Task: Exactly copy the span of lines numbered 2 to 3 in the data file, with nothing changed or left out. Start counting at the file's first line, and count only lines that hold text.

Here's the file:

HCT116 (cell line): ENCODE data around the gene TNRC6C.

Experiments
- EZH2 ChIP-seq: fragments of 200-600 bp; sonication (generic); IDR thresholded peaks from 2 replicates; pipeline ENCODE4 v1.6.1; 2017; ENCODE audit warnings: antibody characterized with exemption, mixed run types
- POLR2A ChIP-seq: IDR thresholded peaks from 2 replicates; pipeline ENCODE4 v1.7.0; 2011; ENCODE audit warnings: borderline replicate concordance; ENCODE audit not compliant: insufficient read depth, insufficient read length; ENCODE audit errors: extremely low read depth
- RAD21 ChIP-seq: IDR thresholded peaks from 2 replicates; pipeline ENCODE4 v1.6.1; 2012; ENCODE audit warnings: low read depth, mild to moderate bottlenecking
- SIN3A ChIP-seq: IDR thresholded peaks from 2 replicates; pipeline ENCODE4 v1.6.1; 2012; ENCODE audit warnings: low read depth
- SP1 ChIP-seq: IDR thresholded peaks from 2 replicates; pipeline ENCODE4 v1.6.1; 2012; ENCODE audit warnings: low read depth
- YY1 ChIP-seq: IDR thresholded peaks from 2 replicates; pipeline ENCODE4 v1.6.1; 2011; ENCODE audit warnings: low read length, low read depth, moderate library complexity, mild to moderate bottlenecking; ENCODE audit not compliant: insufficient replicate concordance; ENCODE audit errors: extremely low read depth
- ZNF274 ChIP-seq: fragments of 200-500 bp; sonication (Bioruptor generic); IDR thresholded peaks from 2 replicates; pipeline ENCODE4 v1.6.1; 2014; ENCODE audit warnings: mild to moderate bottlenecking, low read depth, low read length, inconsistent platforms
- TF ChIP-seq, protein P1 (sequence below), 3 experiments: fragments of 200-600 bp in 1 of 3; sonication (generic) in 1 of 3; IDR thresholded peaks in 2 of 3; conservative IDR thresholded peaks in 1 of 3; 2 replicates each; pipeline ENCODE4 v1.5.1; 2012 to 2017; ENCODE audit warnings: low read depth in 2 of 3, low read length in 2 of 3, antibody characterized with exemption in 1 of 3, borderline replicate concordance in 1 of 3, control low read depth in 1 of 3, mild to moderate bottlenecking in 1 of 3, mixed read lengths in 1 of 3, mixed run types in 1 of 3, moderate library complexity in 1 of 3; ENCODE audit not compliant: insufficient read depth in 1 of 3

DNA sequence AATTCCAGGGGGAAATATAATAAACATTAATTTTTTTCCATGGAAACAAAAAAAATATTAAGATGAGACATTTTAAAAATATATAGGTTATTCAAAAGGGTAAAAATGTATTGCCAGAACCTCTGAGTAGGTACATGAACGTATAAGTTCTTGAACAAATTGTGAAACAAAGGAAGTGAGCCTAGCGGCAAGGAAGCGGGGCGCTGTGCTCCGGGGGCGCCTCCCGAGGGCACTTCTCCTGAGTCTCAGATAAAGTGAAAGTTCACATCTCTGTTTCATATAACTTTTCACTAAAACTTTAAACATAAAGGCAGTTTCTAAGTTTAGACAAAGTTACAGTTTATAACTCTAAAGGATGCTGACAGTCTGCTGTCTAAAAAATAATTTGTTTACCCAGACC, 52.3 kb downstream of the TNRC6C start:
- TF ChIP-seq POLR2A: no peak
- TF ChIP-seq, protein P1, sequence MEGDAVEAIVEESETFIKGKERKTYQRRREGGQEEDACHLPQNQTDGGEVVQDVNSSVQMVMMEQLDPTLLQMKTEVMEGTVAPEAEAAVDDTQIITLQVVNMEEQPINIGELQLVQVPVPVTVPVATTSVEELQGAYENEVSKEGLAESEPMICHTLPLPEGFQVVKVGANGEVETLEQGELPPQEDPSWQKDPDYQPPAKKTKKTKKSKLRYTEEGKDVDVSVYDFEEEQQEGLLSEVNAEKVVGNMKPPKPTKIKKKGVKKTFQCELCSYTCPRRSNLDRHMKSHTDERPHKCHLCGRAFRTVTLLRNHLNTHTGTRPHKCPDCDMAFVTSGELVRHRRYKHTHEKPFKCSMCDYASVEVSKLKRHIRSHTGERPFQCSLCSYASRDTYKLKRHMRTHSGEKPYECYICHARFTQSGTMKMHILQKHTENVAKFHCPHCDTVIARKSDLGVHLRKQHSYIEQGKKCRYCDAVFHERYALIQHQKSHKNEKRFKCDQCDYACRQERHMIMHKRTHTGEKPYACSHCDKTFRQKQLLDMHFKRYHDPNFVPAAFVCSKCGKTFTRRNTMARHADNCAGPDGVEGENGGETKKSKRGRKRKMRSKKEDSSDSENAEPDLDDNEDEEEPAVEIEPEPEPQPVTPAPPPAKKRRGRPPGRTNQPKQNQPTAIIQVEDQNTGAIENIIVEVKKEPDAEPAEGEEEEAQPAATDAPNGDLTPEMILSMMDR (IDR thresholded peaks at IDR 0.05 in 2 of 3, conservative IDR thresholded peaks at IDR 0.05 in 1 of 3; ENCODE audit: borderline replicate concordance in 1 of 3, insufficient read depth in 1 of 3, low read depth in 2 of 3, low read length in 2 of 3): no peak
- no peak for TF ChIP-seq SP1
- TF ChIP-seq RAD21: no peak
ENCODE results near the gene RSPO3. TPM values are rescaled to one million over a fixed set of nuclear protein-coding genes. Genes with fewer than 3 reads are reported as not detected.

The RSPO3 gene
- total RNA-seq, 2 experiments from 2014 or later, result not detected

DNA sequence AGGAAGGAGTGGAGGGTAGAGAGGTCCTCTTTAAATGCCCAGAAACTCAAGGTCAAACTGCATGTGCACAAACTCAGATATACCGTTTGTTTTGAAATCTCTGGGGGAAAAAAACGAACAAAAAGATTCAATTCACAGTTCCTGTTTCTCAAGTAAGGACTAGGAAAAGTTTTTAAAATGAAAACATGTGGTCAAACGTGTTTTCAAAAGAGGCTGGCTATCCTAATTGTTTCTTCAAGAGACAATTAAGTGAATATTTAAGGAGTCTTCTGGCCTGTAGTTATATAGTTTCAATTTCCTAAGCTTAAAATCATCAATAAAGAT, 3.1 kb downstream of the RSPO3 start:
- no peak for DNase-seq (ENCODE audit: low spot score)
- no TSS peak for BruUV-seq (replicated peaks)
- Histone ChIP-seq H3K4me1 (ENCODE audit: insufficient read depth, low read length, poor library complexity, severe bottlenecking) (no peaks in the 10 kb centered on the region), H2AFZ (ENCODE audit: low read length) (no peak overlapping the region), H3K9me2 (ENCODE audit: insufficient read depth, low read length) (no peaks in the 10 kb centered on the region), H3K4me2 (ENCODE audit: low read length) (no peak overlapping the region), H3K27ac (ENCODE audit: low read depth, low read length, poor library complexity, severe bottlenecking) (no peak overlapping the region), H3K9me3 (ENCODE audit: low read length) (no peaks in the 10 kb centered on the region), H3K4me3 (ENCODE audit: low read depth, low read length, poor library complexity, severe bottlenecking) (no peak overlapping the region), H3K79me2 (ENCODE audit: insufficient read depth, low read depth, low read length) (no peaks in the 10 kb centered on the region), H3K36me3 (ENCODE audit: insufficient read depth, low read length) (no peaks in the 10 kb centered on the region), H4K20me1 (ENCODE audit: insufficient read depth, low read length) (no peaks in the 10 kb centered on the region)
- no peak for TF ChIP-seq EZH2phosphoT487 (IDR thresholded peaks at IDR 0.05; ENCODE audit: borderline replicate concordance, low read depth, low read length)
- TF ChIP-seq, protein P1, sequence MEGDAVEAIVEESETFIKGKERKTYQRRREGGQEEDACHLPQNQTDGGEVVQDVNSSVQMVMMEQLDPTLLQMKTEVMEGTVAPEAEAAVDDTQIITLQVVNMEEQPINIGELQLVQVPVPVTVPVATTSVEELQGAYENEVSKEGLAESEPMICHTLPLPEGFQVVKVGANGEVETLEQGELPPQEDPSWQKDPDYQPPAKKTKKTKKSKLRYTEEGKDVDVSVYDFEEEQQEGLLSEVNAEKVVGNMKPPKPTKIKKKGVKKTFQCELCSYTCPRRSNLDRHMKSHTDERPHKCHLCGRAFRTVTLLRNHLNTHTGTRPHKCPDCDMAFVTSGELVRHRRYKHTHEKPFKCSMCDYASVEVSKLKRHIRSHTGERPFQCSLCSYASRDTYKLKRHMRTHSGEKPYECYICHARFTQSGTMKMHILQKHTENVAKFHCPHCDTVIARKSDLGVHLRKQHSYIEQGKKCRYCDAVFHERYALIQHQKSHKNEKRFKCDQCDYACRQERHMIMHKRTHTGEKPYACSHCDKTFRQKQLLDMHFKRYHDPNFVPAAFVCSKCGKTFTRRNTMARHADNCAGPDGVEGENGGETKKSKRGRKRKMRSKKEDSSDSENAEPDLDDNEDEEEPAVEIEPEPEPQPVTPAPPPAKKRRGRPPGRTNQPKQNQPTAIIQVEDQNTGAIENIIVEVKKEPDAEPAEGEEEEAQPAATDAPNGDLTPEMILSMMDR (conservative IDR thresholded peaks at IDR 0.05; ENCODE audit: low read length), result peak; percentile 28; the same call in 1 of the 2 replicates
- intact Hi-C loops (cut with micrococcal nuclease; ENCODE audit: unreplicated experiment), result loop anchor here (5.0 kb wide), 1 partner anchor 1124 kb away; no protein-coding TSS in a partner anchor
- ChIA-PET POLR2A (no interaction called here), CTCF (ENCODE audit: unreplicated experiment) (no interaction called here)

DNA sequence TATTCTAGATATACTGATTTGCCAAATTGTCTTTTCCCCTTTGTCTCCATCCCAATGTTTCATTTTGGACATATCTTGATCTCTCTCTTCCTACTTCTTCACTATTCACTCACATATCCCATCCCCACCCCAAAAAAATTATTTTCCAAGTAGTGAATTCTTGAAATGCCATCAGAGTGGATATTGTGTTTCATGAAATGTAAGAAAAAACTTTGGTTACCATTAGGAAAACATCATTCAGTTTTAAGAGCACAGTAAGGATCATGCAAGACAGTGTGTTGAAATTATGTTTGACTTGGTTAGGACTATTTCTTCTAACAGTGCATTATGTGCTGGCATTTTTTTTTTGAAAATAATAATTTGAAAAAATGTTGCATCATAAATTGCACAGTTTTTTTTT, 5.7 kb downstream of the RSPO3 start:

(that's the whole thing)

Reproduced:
Experiments
- EZH2 ChIP-seq: fragments of 200-600 bp; sonication (generic); IDR thresholded peaks from 2 replicates; pipeline ENCODE4 v1.6.1; 2017; ENCODE audit warnings: antibody characterized with exemption, mixed run types